Singapore’s recent public hospitals bed-crunch has brought into focus the issue of medical tourism in the limelight once again, with many questioning whether it is due to an increase in the number of foreign patients. While the said premise is debatable, it is certainly true that the country’s healthcare services are increasingly reliant on foreign manpower
The minister of health, Gan Kim Yong, in his committee of supply (COS) speech in March last year assured the Parliament that “over the years, foreign patients have remained about 2% of the public sector’s total patient load”. In comparison, the healthcare manpower, in the public sector has been rising steadily, and have almost doubled between 2006 and 2012.
Earlier in 2012, the minister had noted in his COS speech, “Over the last five years, we have increased the number of our doctors, nurses and allied health professionals in the public sector by 53%, 72% and 86% respectively.”
While above data by the ministry of health (MOH) doesn’t indicate how many of these are foreigners, media reports have noted that almost one-fifth are. Salma Khalik, in herarticle for the Strait Times, Foreign docs learning local languages, noted, “Foreign doctors are here to stay. More than 20% of those practising in Singapore come from abroad.”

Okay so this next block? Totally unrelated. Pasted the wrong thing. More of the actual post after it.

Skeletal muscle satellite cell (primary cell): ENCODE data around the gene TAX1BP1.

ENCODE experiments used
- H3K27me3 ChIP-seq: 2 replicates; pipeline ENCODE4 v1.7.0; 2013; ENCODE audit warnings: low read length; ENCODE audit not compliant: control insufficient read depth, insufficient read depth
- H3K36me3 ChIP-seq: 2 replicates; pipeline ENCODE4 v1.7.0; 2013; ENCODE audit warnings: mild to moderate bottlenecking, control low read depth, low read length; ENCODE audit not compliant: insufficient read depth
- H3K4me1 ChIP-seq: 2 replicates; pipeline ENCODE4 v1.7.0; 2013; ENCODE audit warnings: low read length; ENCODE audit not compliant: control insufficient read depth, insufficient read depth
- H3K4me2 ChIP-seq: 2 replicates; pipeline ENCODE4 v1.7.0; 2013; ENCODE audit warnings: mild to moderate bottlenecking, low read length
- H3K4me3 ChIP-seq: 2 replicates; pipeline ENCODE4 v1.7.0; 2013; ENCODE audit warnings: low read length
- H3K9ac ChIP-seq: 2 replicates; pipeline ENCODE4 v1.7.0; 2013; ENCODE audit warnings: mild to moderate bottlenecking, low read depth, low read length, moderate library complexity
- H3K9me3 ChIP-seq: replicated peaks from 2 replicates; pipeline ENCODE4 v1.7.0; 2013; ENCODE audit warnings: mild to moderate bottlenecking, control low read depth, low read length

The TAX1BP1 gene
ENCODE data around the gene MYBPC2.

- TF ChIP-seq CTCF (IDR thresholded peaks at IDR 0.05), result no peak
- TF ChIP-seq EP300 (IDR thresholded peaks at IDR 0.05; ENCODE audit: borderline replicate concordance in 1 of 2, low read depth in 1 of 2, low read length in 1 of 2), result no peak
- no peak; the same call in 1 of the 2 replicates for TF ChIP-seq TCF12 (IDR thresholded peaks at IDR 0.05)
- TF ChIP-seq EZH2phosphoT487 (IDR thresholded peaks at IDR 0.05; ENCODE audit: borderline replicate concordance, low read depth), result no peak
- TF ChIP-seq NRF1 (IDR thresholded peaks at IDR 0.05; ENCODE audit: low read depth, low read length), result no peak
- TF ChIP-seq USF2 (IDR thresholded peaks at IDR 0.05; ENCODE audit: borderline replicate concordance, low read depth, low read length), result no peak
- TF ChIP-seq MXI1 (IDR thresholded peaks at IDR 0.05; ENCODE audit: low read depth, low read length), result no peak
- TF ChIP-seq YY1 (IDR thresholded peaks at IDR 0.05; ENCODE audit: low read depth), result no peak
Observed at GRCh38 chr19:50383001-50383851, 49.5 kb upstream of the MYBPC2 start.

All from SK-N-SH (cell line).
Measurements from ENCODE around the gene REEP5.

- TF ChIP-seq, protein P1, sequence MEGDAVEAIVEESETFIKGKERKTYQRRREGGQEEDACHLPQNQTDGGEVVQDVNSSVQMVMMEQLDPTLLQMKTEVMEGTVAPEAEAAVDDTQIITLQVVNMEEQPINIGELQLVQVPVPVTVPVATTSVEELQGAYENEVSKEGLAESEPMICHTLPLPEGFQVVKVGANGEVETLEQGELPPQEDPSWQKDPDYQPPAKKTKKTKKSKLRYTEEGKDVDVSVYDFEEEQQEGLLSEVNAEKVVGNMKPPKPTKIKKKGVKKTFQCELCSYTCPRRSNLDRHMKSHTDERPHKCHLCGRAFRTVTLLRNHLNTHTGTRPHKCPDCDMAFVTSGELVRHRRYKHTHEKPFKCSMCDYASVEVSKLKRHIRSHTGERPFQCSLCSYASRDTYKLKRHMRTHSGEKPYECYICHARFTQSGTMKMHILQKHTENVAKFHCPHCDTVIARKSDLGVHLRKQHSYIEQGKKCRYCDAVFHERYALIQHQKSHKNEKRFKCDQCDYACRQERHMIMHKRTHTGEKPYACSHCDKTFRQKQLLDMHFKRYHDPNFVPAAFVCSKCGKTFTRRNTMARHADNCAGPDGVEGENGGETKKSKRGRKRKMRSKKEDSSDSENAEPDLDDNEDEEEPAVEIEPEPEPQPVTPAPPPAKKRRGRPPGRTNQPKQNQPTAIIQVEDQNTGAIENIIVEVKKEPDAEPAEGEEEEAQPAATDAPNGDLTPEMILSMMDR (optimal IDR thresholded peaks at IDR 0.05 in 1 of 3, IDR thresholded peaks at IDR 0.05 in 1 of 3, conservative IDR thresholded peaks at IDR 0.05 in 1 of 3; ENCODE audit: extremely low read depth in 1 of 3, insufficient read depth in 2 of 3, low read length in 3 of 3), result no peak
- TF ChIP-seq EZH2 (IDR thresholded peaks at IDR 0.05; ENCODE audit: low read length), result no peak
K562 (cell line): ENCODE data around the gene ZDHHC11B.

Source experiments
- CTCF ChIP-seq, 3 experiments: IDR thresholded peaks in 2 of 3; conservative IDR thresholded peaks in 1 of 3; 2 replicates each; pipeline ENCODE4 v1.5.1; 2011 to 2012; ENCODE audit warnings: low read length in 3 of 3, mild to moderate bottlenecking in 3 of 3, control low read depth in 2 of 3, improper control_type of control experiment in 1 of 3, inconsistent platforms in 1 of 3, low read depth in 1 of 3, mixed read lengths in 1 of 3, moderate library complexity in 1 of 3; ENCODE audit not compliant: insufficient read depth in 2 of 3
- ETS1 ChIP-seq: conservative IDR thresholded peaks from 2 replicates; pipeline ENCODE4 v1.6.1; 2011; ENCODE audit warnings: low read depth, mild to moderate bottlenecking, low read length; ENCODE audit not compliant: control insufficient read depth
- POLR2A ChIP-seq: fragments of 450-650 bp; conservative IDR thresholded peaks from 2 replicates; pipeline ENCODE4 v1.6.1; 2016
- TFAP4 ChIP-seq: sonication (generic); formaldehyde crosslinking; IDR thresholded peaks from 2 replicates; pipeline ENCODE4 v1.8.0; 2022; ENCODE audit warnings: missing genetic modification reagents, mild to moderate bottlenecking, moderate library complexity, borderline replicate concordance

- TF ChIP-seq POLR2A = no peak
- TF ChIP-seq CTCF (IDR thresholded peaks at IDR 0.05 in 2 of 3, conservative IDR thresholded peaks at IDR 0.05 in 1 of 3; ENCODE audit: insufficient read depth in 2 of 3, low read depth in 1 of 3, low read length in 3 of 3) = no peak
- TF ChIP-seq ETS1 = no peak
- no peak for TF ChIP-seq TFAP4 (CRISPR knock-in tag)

But the biggest clue about Singapore’s reliance on foreign healthcare manpower comes from National Population and Talent Division’s (NPTD) Occasional Paper – Projection of foreign manpower demand for healthcare sector, construction workers and foreign domestic workers 2012.
The NPTD estimated that at current fertility and immigration rates “the median age of the citizen population will increase from 39 years in 2011 to 45 years in 2030. The number of elderly aged 65 years and above will increase from 340,000 (10%) in 2011 to 900,000 (24%) in 2030. In particular, the number of citizens aged 80 years and above who will require more care and support, will increase from 70,000 in 2011 to 210,000 in 2030”.
Thus, anticipating an increasing demand for healthcare services and care-giving support for Singapore’s growing elderly population, MOH has projected the growth of foreign manpower in the healthcare sector, NTPD argued.
In conclusion, the NTPD noted that while MOH will expand Singapore’s resident healthcare manpower as well as raise productivity of the healthcare sector, “our supply of resident healthcare manpower will not be sufficient to meet the sharp increase in manpower demand. Hence, we will continue to need to supplement our resident training pipeline with foreign recruitment”.
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